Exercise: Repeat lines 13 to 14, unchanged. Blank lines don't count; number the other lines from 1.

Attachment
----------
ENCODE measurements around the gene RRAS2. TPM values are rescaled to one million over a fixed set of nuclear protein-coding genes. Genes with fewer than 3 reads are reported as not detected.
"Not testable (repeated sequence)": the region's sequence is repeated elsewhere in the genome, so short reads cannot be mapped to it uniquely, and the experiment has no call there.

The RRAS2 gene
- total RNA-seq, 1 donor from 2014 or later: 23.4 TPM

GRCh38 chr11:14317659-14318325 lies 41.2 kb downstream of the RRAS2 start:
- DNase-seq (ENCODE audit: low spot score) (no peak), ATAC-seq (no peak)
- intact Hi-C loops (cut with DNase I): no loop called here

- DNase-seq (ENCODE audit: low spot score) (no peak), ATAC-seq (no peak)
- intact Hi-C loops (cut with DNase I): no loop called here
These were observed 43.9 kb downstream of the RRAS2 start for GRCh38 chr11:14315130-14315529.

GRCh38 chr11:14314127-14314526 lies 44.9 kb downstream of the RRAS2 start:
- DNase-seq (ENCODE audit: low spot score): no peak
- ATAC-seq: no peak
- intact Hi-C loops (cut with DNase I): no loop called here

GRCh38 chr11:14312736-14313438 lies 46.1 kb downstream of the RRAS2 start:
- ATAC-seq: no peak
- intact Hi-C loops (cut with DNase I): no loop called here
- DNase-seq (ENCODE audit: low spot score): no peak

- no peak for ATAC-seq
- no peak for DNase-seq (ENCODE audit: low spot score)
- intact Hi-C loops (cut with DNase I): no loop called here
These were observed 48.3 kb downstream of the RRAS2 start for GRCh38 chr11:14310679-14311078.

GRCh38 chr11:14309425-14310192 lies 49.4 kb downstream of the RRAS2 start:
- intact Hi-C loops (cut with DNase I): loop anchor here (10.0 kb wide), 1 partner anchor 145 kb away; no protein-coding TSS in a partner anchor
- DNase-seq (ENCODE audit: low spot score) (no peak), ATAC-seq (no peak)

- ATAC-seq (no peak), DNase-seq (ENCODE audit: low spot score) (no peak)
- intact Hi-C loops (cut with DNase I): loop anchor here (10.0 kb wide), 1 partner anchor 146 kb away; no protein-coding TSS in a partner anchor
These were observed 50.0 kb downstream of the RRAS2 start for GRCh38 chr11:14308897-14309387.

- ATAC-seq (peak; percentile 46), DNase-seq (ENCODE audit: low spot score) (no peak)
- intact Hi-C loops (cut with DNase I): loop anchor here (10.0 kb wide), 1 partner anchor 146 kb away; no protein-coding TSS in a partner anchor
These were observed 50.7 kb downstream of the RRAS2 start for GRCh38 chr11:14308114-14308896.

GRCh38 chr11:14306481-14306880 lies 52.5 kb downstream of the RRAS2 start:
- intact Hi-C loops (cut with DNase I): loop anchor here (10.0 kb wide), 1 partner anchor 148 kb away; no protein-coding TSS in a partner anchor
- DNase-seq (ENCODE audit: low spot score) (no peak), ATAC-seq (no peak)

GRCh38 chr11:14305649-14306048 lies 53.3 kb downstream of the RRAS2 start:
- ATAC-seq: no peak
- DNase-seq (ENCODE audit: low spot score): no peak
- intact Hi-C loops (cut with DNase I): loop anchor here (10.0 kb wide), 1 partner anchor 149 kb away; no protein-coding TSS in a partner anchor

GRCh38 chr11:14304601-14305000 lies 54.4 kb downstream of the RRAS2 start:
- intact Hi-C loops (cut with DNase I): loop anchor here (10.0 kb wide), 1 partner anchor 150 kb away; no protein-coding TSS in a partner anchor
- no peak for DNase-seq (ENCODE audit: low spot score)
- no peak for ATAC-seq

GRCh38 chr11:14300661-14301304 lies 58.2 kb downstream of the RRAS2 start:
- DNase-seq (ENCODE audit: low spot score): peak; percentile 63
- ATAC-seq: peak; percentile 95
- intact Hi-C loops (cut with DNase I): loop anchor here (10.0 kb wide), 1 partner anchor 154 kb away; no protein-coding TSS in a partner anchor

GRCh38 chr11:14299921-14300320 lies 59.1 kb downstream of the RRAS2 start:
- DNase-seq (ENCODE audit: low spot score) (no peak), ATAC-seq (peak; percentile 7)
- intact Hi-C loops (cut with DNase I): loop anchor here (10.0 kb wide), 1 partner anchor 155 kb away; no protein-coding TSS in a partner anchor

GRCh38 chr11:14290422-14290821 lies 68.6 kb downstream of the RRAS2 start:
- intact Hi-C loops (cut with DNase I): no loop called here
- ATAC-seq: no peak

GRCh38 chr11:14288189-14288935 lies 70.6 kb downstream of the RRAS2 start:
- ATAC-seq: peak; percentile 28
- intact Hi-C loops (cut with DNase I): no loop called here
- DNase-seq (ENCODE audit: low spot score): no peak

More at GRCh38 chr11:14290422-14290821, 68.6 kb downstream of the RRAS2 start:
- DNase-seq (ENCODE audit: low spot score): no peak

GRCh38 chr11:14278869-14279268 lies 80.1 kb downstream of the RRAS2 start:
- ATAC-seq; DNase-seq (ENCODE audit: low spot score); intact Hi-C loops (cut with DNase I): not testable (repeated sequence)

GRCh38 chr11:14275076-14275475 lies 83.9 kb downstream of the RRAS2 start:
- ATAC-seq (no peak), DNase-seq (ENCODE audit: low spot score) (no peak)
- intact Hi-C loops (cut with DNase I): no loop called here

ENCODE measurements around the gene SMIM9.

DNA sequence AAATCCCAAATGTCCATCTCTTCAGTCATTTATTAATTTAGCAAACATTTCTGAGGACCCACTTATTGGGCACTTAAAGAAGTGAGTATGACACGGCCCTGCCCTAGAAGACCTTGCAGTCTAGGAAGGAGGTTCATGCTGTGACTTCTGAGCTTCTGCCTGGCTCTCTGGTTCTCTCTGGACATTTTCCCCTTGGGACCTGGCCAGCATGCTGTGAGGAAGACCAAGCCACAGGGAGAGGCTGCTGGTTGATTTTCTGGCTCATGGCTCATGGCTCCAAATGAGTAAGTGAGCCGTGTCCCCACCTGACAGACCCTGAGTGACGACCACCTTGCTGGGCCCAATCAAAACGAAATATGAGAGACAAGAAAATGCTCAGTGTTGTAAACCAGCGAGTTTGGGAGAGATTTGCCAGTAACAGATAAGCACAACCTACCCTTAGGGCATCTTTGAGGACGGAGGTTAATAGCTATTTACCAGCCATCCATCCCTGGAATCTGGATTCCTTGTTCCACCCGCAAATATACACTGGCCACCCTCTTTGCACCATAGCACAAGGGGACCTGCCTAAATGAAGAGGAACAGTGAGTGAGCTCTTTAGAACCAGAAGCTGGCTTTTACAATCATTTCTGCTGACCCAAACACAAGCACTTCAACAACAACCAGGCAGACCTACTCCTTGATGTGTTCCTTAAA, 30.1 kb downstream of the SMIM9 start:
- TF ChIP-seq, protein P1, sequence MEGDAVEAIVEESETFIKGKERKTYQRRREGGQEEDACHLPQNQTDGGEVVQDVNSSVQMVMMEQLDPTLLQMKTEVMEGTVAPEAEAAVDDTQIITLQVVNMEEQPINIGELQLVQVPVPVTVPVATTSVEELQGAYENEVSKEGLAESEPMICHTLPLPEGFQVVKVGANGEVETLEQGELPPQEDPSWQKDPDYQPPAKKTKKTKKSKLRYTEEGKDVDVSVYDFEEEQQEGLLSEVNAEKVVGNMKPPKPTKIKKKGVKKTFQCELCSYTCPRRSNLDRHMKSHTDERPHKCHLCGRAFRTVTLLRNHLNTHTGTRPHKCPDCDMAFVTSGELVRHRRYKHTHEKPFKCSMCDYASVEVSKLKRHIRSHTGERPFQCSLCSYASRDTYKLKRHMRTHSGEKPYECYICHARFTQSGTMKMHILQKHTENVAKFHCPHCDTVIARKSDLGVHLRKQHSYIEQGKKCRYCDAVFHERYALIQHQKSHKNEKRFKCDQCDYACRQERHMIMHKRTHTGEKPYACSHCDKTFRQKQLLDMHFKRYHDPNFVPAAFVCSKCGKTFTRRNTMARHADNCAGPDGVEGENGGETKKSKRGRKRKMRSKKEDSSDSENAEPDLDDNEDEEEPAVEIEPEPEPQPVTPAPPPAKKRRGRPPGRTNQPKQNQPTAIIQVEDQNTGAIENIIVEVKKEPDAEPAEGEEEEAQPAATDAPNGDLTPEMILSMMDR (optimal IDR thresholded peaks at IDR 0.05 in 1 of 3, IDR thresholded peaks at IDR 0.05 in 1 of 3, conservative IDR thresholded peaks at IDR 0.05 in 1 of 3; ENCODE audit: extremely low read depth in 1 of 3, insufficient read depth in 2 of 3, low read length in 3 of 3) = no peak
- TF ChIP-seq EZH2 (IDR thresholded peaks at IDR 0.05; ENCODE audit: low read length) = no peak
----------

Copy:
- ATAC-seq: no peak
- intact Hi-C loops (cut with DNase I): no loop called here